Despite Ferris, Sloane and Cameron’s fun and carefree adventure, a scene shows one of them having a deep moment of reflection.
Ferris Bueller’s Day Off is a classic John Hughes movie, but despite the carefree plot, one scene actually makes a lot of sense. Hughes’ teen films are infamous and praised for their ability to treat teens and the adolescence experience with the utmost respect. Ferris Bueller in particular stands out among his teen films for its uniqueness, almost incomparable to any other film.
Ferris BuellerThe premise is simple; three friends (Ferris, Cameron and Sloane) drop out of school to have a day of adventures in Chicago. In the core, Ferris Bueller emphasizes the motto that life is too short, with the titular character Ferris (played by Matthew Broderick) fully embodying it. He forces his less confident, anxious friend, Cameron, out of bed to join in his shenanigans, which Cameron reluctantly agrees to. The trio explores the Chicago Art Institute and the scene is a sight to behold. It combines the art of filming with paintings and sculptures from the greats, including Edward Hopper’s “Nighthawks” and Jackson Pollock’s “Greyed Rainbow”, among many others. The trio explore the works of the museum, go on a school trip and admire the paintings in a light-hearted, irritating way, but one particular painting catches Cameron’s attention and becomes very important to him in John Hughes’ film.
Cameron focuses intensely on Georges Seurat’s “A Sunday Afternoon on the Island of La Grande Jatte”, with tears in his eyes. The subjects of the painting are all turned away from him, except for a girl in the middle who is looking straight at him. This distinction sets her apart from everyone else, which is why Cameron focuses on her and identifies with her. He sees himself in her reflection; an outsider, a stranger, someone else. It is suggested that Cameron has spent most of his life passive, meek and fearful, afraid to take his place in the world, but Seurat’s painting stirred something in him. The child in the painting dares to stand out, something Cameron never actually did. This emotionally charged moment highlights the depths of John Hughes’ film, as well as the inner turmoil of the seemingly carefree stars.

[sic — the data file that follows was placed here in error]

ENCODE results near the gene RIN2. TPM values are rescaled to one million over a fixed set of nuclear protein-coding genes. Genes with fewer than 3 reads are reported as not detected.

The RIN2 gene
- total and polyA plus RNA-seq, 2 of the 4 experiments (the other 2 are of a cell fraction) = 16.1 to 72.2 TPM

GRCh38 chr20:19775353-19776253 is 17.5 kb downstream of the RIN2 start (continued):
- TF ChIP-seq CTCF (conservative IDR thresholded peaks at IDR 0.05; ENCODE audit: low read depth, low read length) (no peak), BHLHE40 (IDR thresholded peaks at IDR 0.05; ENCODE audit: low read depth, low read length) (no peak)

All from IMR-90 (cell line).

John Hughes’ films focus on the ever-relevant topic of growing up, meaning they age remarkably well (apart from Sixteen candles,) which is the case for Ferris Bueller† Cameron’s deepest feelings relate to the universal topics of feeling lost and insecure about himself, as revealed later in the film when he shares his concerns with Sloane about ”School, parents, the future” He compares this to Ferris, who he thinks ”can do everything† In the comment for Ferris BuellerHughes says about Cameron and the painting, ”the closer he looks at the child, the less he sees,” as the face becomes less of a face and disintegrates into pointillist dots. Director John Hughes uses the painting to personify Cameron’s fear of never really being seen because of his passivity.
Seurat’s painting is largely interpreted as a commentary on Parisian class and wealth, which is also related to Cameron’s character. When Ferris tries to take his father’s Ferrari, Cameron urges him not to, saying that he ”loves this car more than life itself.” This idea of Cameron’s father placing materialistic items above love for his own son ties in with Seurat’s critique of the upper class in his painting. The fact that the little girl Cameron stares at is also with her mother, hand in hand, blends the art with Cameron’s real-life experience with his unloving parents. Ferris BuellerThe film’s soundtrack, here, uses a cover of The Smith’s “Please, Please, Let Me Get What I Want” to play out the painting scene, further signaling the relationship Cameron wished he had with his parents, but which he never got.
by the end of Ferris Bueller’s Day OffAfter all the shenanigans, Cameron regains his confidence. When the Ferrari is destroyed, Cameron is confident enough to take the heat from his father and eventually stand up to him. The conclusion of his story is a culmination of the events of the day, in which he has learned not to face life with such fearful uncertainty. The profound effect of Seurat’s painting apparently played a key role in this transformation.
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